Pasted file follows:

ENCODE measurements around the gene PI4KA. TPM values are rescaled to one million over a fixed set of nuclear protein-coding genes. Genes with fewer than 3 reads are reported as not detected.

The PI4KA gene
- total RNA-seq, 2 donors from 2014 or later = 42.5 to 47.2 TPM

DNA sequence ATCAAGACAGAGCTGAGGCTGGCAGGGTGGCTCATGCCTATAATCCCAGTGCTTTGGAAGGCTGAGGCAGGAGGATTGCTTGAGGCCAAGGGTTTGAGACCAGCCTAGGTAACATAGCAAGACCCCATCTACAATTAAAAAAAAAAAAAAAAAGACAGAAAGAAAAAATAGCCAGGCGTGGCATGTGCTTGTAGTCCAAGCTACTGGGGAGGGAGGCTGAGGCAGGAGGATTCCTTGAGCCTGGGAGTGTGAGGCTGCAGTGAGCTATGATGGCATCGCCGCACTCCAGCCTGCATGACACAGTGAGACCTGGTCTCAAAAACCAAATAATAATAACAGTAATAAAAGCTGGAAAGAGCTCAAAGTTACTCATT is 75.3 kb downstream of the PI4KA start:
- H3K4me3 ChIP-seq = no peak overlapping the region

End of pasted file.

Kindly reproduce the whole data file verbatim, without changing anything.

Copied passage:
ENCODE measurements around the gene PI4KA. TPM values are rescaled to one million over a fixed set of nuclear protein-coding genes. Genes with fewer than 3 reads are reported as not detected.

The PI4KA gene
- total RNA-seq, 2 donors from 2014 or later = 42.5 to 47.2 TPM

DNA sequence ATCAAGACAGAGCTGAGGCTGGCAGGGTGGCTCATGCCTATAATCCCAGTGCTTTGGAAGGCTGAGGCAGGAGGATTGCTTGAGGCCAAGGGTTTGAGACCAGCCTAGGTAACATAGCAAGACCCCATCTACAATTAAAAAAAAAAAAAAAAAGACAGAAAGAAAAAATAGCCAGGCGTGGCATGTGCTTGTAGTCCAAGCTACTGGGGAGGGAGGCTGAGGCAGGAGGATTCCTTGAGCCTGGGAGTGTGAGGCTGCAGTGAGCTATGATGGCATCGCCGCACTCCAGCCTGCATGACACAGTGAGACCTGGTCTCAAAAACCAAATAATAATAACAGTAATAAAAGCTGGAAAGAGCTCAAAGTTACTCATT is 75.3 kb downstream of the PI4KA start:
- H3K4me3 ChIP-seq = no peak overlapping the region